Confused About Self-Storage Software Compatibility? Finding Systems That Interface Smoothly
|Copyright 2014 by Virgo Publishing.|
|Posted on: 03/15/2011|
By John Fogg
In the world of technology, “compatibility” is today’s buzzword. With changing operating systems, Internet providers, software platforms, computers and hardware devices, making sure multiple products work together can be challenging. Fortunately, the way of the world is to provide or make available interfaces for various programs and systems. In the self-storage arena, this hasn’t always been the case.
For a self-storage operation, it’s important that the management of rental accounts links easily with the management of renters’ movements through the property―and, of course, to deter the activity of any unauthorized wrongdoers. The goal should be to have a smooth-running office by linking valid software products designed for self-storage.
The word “compatibility” implies a relationship. In this case, the relationship may be between several different companies and their products. For example, the management software may need to communicate with the site’s access control, alarm system, kiosk, accounting package, video surveillance and the Internet. When marrying software developed by different manufacturers, some limitations are bound to exist.
As new products, features and companies are added to the mix, software modifications and additions are necessary to keep things working efficiently. When you receive updates or upgrades from one of your providers, it doesn’t always mean the new features will work with another system. There are several considerations to ensure systems work in harmony.
Your management software is where most transactions originate, so it’s the first component to consider. You may expect the program to communicate pertinent information to your gate and keypad software. New move-ins and move-outs, denying access to late tenants, and restoring immediate access privileges are accomplished. Keypads will need to communicate with individual door alarms to disarm the appropriate door, based on the code entered. Therefore, the keypad and door-alarm systems need to be from the same manufacturer.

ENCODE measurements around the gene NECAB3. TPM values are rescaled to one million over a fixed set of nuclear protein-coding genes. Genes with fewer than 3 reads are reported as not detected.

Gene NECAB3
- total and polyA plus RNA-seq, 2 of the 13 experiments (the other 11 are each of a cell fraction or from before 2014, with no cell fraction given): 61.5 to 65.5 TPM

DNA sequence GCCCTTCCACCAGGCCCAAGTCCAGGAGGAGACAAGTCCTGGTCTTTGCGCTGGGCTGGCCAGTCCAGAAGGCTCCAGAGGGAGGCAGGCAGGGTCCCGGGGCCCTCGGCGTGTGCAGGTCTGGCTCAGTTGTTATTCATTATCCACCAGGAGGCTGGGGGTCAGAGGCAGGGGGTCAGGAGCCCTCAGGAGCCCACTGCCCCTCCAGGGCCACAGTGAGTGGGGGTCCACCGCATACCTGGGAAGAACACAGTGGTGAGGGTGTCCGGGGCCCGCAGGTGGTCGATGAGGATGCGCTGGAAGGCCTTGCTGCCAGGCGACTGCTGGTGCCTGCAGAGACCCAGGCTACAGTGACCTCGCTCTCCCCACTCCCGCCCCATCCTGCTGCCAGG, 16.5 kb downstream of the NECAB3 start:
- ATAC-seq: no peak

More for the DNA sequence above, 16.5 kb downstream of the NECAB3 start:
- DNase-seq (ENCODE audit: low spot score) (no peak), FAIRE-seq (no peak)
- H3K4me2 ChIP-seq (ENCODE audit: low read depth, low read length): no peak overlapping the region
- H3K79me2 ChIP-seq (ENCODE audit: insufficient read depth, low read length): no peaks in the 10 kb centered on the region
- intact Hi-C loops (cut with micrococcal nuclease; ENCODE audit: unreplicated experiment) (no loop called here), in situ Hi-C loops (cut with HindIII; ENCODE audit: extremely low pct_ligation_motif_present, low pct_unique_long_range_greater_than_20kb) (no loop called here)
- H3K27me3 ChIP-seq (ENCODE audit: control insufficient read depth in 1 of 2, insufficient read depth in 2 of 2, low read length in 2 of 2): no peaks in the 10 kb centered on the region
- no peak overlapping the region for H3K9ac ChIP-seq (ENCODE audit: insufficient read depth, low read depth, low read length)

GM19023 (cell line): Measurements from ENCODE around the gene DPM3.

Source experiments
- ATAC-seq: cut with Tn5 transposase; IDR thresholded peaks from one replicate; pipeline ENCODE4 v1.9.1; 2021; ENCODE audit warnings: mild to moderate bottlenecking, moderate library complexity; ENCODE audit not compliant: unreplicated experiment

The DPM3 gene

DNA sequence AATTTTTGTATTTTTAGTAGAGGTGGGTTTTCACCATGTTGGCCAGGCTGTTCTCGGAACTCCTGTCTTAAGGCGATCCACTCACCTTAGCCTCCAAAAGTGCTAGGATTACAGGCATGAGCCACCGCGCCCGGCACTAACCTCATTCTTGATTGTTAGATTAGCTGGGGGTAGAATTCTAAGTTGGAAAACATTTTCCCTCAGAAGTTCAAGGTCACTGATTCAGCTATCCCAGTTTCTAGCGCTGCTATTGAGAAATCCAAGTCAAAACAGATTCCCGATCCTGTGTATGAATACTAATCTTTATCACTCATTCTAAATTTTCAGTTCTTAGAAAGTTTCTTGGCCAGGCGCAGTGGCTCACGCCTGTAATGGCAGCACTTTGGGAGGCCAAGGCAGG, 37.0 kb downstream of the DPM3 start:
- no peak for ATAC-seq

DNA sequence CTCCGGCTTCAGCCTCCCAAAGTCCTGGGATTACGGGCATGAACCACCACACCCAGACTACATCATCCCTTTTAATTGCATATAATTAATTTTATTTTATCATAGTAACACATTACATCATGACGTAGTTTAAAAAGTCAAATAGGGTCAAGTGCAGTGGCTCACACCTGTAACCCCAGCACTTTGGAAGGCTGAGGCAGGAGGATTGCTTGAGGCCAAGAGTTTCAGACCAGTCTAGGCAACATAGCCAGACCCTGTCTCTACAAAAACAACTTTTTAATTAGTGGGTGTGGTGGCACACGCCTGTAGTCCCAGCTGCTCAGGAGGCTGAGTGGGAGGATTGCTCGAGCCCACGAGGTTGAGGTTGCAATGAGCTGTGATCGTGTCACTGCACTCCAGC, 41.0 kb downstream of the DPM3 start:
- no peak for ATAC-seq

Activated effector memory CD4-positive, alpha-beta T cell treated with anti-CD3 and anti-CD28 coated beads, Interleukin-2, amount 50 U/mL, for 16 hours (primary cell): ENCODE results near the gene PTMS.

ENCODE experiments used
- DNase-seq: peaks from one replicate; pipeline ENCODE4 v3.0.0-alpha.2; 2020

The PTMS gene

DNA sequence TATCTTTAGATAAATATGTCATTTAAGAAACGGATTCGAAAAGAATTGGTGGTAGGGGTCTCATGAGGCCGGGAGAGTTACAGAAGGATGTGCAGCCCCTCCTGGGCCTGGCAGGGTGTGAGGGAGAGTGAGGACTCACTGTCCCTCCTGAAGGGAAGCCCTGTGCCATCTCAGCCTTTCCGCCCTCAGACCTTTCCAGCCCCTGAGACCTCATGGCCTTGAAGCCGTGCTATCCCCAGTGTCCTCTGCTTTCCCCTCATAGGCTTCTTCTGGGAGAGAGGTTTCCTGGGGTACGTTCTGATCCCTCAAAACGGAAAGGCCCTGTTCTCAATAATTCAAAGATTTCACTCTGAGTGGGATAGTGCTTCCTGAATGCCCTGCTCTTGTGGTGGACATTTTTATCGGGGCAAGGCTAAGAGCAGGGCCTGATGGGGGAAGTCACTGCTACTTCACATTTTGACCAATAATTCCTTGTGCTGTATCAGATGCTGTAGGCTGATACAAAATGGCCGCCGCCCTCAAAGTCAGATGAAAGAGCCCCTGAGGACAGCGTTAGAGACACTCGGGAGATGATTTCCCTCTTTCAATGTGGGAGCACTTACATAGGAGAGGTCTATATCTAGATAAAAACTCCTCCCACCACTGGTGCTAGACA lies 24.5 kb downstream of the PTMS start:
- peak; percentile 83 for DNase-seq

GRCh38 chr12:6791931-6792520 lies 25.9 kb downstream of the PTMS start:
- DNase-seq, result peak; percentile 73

The management software may be from different manufacturer than the security software. If this is the case, you’ll need to purchase the interface from both vendors. One will not have access to the other’s product. If you’re switching from one management program to another, it may require changing a part in the existing keypad and re-educating your customer to a different passcode sequence. In this scenario, ask your new management-software provider what it requires.
To ensure you have the functionality you desire, confirm with all manufacturers that the systems you’re buying will work together. Beware of representatives who say, “Yes, we interface with so-and-so company,” or “Yes, the interface is included” across the board. You’ll need to be specific which products you’re trying to marry. Each company and its products may be different.
You should also expect companies to charge for the interface service. Interfaces take time and development money to write and support. So ask all companies involved prior to purchasing if the particular system you’re considering will interface.
Working With Other Programs